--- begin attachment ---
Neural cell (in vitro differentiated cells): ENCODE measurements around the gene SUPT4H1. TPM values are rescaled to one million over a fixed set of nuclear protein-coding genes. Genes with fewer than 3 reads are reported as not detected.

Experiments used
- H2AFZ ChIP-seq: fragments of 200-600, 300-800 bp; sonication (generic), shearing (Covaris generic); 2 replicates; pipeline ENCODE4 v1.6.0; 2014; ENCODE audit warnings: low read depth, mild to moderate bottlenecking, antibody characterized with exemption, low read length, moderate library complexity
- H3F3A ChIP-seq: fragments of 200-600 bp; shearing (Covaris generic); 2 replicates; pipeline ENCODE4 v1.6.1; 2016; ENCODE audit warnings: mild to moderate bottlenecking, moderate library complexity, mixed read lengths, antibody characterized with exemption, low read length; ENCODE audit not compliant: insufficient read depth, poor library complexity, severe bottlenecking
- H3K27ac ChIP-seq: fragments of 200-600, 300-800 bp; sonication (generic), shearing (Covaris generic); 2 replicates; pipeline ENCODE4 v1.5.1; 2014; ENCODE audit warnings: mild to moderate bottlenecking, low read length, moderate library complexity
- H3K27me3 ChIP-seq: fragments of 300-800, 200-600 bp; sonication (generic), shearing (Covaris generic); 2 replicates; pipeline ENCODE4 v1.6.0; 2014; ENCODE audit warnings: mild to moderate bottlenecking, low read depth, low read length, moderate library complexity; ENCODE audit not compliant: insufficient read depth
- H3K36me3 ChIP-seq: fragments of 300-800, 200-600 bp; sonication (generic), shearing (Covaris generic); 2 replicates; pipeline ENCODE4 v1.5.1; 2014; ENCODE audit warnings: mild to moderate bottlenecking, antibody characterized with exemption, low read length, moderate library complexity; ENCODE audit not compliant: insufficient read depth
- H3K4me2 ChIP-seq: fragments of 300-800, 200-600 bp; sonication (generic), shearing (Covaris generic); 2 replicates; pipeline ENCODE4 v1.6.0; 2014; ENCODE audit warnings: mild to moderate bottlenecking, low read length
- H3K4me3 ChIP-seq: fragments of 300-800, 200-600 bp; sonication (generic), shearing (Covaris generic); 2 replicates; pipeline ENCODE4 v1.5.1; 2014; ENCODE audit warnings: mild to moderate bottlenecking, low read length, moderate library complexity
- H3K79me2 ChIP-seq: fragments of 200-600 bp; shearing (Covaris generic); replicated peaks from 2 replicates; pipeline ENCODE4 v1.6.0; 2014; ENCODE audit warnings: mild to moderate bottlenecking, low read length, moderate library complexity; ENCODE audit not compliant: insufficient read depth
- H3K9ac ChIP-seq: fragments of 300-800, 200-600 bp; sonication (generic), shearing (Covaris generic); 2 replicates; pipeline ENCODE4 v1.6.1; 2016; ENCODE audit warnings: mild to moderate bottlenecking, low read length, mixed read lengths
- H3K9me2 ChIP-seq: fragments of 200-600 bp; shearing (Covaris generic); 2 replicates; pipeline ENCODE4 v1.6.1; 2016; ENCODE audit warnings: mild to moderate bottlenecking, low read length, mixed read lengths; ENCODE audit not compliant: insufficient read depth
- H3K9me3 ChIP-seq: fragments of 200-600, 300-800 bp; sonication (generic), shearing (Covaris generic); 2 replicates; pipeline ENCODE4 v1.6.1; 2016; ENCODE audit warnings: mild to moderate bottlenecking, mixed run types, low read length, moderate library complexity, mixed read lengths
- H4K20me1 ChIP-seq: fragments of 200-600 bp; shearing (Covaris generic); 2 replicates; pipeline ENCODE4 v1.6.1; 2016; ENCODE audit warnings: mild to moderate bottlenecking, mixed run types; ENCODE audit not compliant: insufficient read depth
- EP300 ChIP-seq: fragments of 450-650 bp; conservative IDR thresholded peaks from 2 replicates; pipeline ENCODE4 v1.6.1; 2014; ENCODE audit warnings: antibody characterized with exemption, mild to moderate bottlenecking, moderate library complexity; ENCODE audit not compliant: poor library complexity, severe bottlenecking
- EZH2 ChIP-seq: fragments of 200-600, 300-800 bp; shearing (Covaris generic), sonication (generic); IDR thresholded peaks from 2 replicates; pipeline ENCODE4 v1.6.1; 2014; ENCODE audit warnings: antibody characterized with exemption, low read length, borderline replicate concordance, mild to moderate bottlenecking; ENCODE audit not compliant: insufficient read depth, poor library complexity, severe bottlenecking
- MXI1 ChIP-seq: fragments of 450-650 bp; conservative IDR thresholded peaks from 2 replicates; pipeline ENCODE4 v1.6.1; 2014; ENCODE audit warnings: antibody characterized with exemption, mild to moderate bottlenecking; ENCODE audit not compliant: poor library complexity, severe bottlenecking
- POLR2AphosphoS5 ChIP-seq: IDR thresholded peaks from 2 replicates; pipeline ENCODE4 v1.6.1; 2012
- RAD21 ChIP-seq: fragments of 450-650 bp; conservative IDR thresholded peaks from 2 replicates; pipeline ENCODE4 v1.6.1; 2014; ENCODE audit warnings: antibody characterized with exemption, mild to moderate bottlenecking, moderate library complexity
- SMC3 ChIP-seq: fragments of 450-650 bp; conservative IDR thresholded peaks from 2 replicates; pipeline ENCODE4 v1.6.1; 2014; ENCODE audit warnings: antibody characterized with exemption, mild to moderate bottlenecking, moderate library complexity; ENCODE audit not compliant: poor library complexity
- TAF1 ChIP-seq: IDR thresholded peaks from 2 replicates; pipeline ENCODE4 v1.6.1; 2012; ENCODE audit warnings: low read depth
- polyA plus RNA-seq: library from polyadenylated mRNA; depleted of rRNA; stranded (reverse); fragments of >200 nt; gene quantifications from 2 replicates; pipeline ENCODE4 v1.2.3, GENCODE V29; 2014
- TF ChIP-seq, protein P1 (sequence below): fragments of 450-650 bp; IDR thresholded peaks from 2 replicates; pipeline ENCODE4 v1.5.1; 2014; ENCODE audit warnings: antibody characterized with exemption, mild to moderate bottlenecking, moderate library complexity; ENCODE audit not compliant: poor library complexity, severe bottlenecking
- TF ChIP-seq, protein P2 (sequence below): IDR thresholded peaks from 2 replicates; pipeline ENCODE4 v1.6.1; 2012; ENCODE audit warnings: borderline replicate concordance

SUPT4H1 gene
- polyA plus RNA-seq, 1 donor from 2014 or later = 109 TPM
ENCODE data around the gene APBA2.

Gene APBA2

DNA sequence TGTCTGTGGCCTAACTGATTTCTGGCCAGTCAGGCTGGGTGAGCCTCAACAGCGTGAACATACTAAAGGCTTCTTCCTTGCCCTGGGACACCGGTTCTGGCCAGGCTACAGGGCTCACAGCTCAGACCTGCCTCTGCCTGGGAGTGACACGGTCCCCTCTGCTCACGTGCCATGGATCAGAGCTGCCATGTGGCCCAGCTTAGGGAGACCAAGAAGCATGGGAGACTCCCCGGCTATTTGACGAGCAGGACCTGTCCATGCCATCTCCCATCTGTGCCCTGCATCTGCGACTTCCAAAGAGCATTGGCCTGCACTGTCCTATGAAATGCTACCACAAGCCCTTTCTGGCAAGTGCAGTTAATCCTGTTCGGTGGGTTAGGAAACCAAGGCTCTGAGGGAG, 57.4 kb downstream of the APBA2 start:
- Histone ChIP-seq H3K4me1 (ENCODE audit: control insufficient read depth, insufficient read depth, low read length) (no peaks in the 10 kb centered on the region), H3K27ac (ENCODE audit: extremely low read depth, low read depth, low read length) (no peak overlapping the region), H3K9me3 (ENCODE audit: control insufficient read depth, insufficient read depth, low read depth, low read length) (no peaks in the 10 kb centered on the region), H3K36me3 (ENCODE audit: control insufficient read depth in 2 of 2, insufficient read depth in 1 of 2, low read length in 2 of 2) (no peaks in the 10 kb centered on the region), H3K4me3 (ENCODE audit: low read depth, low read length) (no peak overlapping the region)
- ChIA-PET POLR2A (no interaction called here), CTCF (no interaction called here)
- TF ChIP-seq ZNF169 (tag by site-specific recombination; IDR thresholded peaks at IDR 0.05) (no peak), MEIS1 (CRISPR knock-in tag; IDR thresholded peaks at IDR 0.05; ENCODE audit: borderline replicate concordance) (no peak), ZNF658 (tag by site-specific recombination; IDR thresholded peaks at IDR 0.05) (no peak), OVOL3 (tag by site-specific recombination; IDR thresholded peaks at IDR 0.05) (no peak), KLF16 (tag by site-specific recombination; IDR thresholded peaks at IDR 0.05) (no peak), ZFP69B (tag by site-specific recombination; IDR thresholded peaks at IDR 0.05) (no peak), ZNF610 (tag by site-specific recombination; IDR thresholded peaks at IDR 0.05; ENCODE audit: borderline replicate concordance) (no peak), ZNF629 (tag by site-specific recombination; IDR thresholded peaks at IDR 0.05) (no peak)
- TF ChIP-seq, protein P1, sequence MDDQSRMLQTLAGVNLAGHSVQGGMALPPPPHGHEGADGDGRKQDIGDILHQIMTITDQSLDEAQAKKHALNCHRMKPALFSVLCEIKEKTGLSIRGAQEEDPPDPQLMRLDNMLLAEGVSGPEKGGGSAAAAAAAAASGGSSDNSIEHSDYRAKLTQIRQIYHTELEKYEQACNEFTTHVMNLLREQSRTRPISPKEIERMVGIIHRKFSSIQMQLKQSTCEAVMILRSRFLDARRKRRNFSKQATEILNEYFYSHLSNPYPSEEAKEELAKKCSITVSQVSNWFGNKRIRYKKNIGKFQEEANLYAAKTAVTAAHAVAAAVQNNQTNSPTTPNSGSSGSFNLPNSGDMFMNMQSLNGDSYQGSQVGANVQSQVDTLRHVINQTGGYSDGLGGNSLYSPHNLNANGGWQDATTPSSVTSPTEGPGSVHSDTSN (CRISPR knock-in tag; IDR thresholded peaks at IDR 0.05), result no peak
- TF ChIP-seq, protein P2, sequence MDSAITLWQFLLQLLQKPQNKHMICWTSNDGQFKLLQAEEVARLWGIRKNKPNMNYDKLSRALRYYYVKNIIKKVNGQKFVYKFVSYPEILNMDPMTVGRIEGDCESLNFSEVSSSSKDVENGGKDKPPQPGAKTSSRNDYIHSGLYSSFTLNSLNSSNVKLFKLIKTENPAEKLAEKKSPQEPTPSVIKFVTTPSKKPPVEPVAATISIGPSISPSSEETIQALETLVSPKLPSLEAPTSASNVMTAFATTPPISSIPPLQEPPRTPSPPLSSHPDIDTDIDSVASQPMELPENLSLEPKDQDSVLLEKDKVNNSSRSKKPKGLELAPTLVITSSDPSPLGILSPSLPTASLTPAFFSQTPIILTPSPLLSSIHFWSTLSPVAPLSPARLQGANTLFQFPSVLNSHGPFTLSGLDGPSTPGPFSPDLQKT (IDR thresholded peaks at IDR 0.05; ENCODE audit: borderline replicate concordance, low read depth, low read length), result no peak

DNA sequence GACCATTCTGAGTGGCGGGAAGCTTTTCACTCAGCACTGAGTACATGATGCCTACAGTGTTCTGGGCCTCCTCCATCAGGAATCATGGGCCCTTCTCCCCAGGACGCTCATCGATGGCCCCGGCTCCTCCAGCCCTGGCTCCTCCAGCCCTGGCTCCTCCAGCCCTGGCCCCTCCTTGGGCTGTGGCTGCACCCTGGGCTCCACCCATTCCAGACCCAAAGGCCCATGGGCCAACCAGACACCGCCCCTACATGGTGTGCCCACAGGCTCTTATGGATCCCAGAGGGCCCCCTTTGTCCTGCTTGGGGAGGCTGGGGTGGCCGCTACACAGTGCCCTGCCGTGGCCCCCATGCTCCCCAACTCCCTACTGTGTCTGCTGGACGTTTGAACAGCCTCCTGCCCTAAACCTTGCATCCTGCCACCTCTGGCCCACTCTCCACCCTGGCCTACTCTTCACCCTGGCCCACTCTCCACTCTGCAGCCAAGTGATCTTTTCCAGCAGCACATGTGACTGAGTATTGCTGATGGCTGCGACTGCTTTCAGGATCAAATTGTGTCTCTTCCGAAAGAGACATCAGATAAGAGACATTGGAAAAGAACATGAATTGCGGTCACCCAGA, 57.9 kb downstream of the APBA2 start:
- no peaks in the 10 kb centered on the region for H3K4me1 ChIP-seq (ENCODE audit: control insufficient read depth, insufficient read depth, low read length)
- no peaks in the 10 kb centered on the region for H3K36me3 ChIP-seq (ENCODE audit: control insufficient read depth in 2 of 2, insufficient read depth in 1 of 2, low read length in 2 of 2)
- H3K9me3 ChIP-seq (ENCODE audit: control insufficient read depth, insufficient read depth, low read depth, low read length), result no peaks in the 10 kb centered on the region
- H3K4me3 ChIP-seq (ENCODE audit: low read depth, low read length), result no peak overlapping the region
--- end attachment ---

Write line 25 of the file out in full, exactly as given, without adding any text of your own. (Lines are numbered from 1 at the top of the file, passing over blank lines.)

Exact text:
SUPT4H1 gene